SUSANNAH YORK PASSES AWAY


FROM THE ASSOCIATED PRESS

This makes me sad.

SUSANNAH YORK was a particular favourite of mine. She was very beautiful and brilliantly talented. She always brought a piercing intelligence and a unique kind of emotional strength to her roles.

From what I’ve heard, she was also outspoken and didn’t suffer fools gladly. I think we would’ve had a lot to talk about.

I will miss her very much.

English actor SUSANNAH YORK, one of the leading stars of British and Hollywood films in the late 1960s and early 1970s, has died in London.

She was 72.

SUSANNAH received an ACADEMY AWARD nomination in 1970 for her role in THEY SHOOT HORSES, DON’T THEY? and also appeared in A MAN FOR ALL SEASONS before going on to play CHRISTOPHER REEVE’S biological mother in the SUPERMAN series of movies.

She died of cancer Saturday at The Royal Marsden Hospital in London.

Her son, actor ORLANDO WELLS, said that SUSANNAH was a “truly wonderful mother” and an incredibly brave woman who did not complain about her illness.

Ms. York had a long distinguished career in film, television and on stage. But she is best remembered for her early roles, when she had an immediate impact that started with her 1963 portrayal as ALBERT FINNEY’S love interest in the memorable period piece romp TOM JONES.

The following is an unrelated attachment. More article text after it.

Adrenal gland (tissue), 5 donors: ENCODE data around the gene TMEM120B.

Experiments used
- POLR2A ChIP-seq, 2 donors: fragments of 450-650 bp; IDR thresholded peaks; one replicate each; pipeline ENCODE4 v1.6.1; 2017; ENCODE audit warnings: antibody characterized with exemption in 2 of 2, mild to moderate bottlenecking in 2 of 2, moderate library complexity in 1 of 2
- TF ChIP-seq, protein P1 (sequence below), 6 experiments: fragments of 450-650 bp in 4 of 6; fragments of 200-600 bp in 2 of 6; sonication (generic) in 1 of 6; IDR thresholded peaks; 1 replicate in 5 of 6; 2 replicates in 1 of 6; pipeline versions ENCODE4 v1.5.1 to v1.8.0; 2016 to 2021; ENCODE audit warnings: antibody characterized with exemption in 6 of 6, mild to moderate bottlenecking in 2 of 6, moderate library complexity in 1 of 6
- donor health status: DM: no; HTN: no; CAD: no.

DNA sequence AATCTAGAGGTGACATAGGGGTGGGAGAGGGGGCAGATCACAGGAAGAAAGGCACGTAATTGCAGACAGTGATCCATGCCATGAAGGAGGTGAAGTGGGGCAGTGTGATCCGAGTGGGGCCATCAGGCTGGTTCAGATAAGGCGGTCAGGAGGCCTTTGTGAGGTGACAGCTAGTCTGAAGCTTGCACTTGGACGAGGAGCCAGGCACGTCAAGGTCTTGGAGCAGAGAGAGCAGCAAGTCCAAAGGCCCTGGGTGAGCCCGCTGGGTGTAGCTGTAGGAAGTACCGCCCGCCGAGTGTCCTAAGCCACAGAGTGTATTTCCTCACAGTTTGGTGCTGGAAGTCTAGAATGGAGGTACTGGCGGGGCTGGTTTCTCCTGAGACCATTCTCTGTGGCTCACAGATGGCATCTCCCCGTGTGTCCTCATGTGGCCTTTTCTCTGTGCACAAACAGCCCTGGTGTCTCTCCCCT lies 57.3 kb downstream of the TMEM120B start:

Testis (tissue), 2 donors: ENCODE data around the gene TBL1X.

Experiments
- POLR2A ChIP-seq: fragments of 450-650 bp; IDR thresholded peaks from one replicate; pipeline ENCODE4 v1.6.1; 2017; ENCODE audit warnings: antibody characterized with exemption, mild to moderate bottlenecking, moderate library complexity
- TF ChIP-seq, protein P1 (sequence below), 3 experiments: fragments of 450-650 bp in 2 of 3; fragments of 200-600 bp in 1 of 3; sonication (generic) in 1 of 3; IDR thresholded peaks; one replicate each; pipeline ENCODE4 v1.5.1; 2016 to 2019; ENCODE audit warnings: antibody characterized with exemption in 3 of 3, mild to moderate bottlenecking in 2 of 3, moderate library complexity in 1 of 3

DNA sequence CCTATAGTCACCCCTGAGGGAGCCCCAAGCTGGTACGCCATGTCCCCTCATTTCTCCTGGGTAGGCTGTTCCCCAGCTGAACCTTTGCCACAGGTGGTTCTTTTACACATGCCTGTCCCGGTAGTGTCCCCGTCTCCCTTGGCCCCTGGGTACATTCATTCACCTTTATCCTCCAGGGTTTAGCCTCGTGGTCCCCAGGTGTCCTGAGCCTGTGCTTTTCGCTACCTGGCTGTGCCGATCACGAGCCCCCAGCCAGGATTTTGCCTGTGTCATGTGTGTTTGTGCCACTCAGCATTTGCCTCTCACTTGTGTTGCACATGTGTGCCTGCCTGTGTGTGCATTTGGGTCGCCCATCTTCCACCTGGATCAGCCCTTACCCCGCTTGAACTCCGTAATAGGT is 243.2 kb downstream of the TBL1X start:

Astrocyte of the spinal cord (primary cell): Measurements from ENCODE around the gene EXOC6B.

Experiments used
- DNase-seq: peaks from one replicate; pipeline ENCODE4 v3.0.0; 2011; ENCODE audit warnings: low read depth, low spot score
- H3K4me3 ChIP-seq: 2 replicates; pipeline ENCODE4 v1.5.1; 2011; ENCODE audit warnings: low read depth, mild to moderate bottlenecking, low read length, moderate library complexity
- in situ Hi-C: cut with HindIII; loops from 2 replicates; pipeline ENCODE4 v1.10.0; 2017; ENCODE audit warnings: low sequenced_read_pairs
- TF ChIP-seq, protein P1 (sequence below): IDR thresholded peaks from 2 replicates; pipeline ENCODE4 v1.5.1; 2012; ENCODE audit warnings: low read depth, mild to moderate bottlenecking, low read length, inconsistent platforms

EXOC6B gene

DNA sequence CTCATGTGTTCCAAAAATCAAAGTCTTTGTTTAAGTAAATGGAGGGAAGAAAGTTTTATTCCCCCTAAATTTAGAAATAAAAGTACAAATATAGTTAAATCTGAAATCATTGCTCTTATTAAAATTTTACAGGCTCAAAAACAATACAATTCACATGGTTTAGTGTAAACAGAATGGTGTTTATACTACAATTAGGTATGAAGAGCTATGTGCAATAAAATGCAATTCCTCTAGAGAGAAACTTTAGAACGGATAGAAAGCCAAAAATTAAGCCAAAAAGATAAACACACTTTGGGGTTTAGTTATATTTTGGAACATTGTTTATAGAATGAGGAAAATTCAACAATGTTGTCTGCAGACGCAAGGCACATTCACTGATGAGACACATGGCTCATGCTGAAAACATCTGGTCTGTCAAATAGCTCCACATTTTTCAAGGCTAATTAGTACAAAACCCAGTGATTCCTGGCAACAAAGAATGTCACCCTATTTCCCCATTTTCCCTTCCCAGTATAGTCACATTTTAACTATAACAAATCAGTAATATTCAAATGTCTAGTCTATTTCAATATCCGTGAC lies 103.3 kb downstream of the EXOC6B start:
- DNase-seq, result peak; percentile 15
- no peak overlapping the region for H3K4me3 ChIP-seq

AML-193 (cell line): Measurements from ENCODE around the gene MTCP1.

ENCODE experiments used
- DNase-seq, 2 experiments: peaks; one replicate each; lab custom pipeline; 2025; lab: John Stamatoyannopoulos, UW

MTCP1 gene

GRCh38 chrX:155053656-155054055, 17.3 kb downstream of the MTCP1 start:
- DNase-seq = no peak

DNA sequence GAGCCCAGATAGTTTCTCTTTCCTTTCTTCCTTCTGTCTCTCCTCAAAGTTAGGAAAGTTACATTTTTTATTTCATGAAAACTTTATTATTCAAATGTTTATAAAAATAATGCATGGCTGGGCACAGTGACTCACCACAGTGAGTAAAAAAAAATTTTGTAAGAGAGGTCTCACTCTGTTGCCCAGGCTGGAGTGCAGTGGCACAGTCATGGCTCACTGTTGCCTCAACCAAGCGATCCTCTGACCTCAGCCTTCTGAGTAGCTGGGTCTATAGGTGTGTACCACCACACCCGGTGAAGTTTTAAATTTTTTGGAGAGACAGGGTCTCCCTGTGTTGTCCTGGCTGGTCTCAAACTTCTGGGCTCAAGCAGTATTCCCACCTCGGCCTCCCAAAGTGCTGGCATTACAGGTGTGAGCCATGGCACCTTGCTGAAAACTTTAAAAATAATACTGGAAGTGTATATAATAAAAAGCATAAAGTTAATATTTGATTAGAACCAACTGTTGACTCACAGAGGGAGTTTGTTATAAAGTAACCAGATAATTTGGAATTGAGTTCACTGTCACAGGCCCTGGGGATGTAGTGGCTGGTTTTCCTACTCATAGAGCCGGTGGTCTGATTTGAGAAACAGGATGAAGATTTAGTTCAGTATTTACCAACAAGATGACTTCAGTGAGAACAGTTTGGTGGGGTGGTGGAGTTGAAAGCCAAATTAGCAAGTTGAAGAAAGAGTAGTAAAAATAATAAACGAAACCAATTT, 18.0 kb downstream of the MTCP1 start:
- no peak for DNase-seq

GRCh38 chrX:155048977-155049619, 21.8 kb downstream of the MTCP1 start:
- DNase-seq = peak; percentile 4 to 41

With its tongue in cheek sensuality and gentle send up of the British aristocracy, the film is remembered as an early landmark in 1960s cinema and SUSANNAH YORK’S unmistakable presence added to its appeal. Her long blonde hair, stunning blue eyes and quick witted repartee brought her a string of excellent roles.

Ms. York acted with major stars like ELIZABETH TAYLOR, MICHAEL CAINE, SEAN CONNERY and many others, stirring some controversy with her daring portrayal of a lesbian in the 1968 drama THE KILLING OF SISTER GEORGE.

In 1972, Ms. York won the BEST ACTRESS award at the CANNES FILM FESTIVAL for the ROBERT ALTMAN film IMAGES. Her motion picture work tailed off as London’s Swinging Sixties era faded into cultural history, but she returned to play Superman’s mother.

Actor and politician GLENDA JACKSON, who starred with SUSANNAH in the 1975 film version of THE MAIDS, said her death “came as a shock.”

Ms. Jackson said Ms. York had been a pleasure to work with and was “too young to go.”

SUSANNAH branched out into television and stage work, earning a number of accolades and awards. Her work in the theatre continued for much of her career and included several one woman shows.

British director RICHARD BRACEWELL, who worked with SUSANNAH later in her career, described her as “electrifying” once the cameras started to roll.

ORLANDO WELLS stated that his mother was incredibly versatile throughout her working life.

“There was the glamorous Hollywood aspect – she has worked with everyone from John Huston to Sydney Pollack – as well as the big commercial films like Superman.”

Mr. Wells, an accomplished television actor, said his mother also had a passion for writing.

“She wrote two children’s books, which is great for her grandchildren and something we will pass on to them.”

SUSANNAH YORK was born in London and studied at the prestigious ROYAL ACADEMY OF DRAMATIC ART, which has tutored many of Britain’s top actors throughout the years.

She had two children – son ORLANDO and daughter SASHA – with her husband MICHAEL WELLS before they divorced. She is survived by her children and several grandchildren.

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